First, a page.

Friday, June 12, 2009

Work by true "Unknown Craftsmen"

Many of us who make pots know "The Unknown Craftsman" by Yanagi Soetsu. It's long been a sort of handbook for Mingei folkcraft philosophy. But, in fact, though we revere the concept, most of us sign our pots with our names or initials, the better for buyers to find us the next time they want a mug just like the one that holds their morning coffee. True "unknown craftsmen" are hard to find these days, at least in the Western world.
But I found the beautiful work of some anonymous Vietnamese potters last week at the Swanson garden center in Seattle. Wonderful wood-fired garden pots, some of them big enough to hold small trees in hotel or office lobbies, were on sale at Swanson's. The bulging round pot in the top photo was perhaps three feet tall and might hold 50 gallons of soil. It had a monumental and pleasing presence and was on sale for just over $200. It much reminded me of the work of UK potter Svend Bayer and I can guarantee that Bayer gets considerably more than $200 for similar pots.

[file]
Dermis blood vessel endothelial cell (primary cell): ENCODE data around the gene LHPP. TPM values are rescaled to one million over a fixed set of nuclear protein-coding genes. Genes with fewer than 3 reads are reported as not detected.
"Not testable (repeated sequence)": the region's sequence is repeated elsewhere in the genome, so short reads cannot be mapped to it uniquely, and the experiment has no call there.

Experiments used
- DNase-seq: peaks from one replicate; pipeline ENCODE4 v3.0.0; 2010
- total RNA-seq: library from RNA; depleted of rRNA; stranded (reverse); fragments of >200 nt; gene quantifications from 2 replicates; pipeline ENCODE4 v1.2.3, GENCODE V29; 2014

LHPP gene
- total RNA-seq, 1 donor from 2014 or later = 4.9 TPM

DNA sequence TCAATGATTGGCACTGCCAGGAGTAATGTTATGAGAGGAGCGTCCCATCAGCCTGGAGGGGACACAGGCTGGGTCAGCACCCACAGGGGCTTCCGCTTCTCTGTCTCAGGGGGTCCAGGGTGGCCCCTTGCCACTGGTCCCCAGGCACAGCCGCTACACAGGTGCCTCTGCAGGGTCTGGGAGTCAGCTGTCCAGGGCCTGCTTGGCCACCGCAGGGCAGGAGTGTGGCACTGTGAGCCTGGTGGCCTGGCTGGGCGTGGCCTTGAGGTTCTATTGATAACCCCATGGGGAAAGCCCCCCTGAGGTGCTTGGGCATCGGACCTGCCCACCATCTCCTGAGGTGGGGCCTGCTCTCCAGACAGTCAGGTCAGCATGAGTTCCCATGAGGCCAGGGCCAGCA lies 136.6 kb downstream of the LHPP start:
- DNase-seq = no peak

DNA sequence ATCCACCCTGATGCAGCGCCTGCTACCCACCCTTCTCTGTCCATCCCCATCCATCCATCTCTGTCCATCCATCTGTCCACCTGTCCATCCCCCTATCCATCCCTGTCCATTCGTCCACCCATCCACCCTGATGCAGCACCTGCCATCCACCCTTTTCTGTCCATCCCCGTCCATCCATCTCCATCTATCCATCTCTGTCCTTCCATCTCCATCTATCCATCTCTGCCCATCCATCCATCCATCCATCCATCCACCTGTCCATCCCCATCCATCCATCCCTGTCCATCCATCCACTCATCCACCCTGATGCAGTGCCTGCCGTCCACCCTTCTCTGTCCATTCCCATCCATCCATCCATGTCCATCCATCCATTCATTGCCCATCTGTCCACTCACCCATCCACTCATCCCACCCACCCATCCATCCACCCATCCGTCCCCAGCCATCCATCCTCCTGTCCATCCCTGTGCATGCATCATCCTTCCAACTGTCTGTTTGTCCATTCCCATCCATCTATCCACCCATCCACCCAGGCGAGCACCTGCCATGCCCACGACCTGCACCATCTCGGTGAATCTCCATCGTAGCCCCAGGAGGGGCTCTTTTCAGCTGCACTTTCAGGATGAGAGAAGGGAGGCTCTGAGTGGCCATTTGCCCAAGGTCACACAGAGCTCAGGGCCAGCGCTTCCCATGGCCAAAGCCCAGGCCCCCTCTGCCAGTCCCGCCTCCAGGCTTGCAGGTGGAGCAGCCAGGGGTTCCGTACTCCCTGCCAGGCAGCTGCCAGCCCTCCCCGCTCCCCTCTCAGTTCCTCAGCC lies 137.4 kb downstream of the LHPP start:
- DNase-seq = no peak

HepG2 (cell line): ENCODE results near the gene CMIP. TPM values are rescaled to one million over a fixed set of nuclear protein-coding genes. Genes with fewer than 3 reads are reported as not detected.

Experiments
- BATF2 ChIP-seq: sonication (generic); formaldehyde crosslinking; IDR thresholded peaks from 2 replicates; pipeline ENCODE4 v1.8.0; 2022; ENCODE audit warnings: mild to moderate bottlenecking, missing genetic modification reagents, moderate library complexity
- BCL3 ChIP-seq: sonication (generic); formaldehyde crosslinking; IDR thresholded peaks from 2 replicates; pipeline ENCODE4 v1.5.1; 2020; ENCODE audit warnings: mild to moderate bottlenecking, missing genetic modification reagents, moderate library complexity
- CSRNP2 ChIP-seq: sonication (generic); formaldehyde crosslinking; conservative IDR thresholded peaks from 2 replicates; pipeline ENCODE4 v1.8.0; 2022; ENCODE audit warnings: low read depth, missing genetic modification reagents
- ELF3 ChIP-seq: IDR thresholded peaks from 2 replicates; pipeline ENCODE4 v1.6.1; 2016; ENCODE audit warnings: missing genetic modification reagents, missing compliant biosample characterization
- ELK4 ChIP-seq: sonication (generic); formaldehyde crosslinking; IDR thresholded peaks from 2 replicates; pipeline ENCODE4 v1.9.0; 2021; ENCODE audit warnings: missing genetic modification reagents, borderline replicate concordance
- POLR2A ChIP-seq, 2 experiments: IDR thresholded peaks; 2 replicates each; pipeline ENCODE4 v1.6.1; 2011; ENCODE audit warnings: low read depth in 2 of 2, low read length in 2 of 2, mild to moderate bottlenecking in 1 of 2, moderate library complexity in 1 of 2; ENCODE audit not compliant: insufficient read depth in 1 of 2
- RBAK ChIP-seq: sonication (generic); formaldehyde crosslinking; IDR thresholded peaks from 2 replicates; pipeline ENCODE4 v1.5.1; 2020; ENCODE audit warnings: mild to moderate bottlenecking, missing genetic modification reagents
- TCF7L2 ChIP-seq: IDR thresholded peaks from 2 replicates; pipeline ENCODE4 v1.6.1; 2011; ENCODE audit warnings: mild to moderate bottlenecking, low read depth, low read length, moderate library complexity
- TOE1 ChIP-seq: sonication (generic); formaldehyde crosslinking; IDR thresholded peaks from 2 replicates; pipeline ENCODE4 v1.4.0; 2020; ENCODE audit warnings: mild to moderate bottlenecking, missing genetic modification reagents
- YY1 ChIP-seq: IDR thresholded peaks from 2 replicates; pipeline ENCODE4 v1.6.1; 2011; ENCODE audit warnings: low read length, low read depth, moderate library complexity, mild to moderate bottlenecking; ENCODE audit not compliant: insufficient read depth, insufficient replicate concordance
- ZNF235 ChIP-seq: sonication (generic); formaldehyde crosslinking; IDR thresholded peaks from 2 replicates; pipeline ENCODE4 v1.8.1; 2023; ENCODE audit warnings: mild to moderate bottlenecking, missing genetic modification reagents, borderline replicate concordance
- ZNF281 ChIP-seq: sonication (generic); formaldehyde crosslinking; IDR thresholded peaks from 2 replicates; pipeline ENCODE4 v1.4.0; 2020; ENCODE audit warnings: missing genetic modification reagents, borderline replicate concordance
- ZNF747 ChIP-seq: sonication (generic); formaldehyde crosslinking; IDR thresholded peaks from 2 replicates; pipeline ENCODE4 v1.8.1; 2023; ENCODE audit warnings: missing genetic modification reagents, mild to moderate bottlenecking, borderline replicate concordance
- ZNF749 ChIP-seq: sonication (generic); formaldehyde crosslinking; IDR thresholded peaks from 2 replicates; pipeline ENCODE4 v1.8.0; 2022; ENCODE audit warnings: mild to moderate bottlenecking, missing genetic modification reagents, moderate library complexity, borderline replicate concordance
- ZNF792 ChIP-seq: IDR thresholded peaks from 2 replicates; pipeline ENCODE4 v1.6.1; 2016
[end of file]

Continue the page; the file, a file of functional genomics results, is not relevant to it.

The remarkable thing about these pots is that they are apparently turned out by the hundreds and thousands at potteries in Vietnam.
I've only done a bit of research and haven't found much written about them, but at you can get a look inside the factory and see the vast numbers of pots and the wood kilns used to fire them. Check them out. The quality is excellent. I'd be more than proud to be able to turn out a single pot the size of that one big planter, let alone do it day after day.

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